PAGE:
You have 8 objects and an improbable yet perilous scenario. The scenarios are mainly ridiculous, some are rude and many are nightmarish but they are not offensive. You must use one of your 8 objects to escape the scenario you find yourself in. The group choose the most convincing and entertaining explanation and we have a winner/ survivor. Above all else this game is ridiculous. It demands that you engage your imagination and reach into its farthest recesses to generate plausible absurdity.
So, how will your Bachelor’s in drama get you out of this suicidal whale?
Serving suggestion: definitely the sort of game which is best served with fizzy wine or fine ales.
In Dixit the player who decides on the phrase, word or saying that encapsulates their card is referred to as the storyteller. Each image tells its own story. I have already written a detailed review of Dixit -you can read more here.
I love Gloom; both the game and the Eeyore-like state of being. We have the Cthulhu version. Despite the tuck box (we won’t talk about that it upsets me), this is a brilliant game. The aim of the game is to make your family as miserable as possible before killing them all!
The cards are see-through so that you can stack them up, obscuring or replacing some or all of the existing scores and categories. Event cards intensify the gloom of your family and outline a mishap or terrible event: ‘disappeared in the night’ or ‘was part of a feast’ for example. As these stack up you tell the horrifying story of that character. Storytelling is outlined in the rules as ‘half the fun’: you are encouraged to flesh out (if you will) how these chilling events came to pass. It’s definitely more entertaining if you engage your storytelling brain as well as your maths/ strategic one. This goes some way to settling the ‘Is Maths better than English?’ debate. Or perhaps they work in beautiful harmony? Nonsense, English makes everything better. (This is the answer, no need to comment below).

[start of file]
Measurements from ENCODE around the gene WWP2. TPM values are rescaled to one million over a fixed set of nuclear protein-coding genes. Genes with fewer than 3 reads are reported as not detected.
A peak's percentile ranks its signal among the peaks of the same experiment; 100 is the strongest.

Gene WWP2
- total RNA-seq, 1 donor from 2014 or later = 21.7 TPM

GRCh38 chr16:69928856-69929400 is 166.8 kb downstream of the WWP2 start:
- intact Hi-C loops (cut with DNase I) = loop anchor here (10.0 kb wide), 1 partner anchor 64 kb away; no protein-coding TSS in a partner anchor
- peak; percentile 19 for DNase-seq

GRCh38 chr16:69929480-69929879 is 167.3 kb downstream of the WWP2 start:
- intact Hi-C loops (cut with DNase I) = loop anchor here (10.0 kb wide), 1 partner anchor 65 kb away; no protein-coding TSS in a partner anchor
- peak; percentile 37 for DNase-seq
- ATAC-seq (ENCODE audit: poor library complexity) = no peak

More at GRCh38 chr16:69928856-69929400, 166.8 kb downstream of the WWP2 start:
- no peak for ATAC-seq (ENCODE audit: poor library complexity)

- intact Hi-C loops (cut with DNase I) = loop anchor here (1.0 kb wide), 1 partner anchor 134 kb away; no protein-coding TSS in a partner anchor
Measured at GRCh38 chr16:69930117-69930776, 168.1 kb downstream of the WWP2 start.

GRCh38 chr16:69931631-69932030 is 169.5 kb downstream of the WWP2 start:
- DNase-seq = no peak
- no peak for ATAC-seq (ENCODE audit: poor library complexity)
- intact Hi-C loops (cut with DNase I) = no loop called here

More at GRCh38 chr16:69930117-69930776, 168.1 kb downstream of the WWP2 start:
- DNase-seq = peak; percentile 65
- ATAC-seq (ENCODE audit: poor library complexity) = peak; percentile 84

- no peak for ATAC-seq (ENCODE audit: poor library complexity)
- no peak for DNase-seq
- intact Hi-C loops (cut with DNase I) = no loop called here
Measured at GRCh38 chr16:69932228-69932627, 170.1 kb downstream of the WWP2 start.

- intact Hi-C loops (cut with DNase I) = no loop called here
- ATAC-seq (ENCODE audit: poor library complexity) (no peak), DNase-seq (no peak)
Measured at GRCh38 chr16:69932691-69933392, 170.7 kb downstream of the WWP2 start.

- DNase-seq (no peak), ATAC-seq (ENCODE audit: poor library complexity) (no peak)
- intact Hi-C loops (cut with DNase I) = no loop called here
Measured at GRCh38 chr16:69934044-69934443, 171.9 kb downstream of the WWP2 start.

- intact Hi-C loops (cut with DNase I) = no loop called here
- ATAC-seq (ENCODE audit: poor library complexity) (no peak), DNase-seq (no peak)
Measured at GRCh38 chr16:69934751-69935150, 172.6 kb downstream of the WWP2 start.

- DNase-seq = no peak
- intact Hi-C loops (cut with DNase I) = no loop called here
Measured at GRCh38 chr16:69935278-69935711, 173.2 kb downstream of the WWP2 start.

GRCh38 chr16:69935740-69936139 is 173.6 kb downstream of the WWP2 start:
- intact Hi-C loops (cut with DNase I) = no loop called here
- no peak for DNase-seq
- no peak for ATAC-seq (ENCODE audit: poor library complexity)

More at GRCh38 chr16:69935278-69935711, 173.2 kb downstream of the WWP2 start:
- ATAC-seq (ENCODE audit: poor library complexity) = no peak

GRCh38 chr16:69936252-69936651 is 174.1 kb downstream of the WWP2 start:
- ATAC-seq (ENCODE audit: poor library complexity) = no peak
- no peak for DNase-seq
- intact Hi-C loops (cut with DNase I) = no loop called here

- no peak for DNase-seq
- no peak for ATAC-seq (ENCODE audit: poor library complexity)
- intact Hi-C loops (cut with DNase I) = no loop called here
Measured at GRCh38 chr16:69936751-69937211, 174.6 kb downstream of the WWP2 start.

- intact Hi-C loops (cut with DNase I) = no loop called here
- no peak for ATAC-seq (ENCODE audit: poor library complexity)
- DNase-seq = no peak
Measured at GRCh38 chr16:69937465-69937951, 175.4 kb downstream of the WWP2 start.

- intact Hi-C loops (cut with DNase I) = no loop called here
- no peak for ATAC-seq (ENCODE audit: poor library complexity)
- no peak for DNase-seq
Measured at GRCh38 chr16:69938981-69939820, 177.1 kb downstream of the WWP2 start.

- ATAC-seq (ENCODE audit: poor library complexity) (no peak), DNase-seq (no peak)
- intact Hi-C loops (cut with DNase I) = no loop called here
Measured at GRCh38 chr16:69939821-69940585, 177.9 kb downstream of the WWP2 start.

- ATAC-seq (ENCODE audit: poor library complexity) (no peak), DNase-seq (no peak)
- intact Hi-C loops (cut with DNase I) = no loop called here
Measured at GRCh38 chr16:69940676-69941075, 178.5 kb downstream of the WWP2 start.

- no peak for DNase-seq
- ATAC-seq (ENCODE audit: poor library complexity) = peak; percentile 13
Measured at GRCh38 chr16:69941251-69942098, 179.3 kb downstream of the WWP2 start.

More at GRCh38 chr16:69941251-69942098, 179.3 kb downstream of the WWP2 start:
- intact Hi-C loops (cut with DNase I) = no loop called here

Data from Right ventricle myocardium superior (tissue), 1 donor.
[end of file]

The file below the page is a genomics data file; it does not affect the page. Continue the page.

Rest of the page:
Whilst trying to make your family as miserable as possible you can cheer up your opponent’s with bargainous books or secured tenures. When you have enough negative points you can cause the untimely death of your family member or as a philanthropic gesture you can limit the unhappiness of an opponent’s family member by putting them out of their misery – literally.
When your entire family have gone to a better place (which given the circumstances wouldn’t take much) then the game ends and you total up the points to see who has spread the most gloom. Fabulously gruesome!
Colt Express
In Colt Express you are all ruthless bandits in the Wild West trying to grab the most loot and prove yourself as the fastest gunslinger. The marshall guards the prize on the train – a briefcase full of money. But watch out, get shot by the said marshall and that really messes up your plans.
One of the immediately impressive and striking things about Colt Express is that it uses a cardboard train rather than a board. It truly is a thing of beauty. You make your way along the train either clinging to the roof or risking life and limb as you swing from carriage to carriage.
Disappointingly the number of female characters is limited to the usual two and one of them is predictably busty. As with so many games I overlook that. If I only bought games which fairly represent the diversity of society my shelves would be significantly emptier.
Colt Express uses a programming mechanic. A round comprises 4 to 6 actions per player and this is detailed on the round outline card. Some of the outline cards dictate that certain cards are placed secretly and some end with an action like the train screeching to a halt – when the outlaws who have chosen to risk the high winds and jolting tracks by creeping along the roof are jettisoned dangerously closer to the marshall.
Each player chooses the action they plan to execute and places their card in the pile. When this is completed, one player then tells the story of the round. This mechanic makes the game quite tricky; to play effectively you need to not only keep track (no pun intended!) of what you’re planning but of what everyone else is doing and where they are, adjusting your plans accordingly.
The storytelling element and the cardboard train are my favourite bits of this game. (It even comes with cardboard cacti!) For me the game is perfect when people enter into the storytelling element of it with enthusiasm. A list of actions becomes a scene from a Wild West train robbery with a cast of rival guns prepared to fight to the death.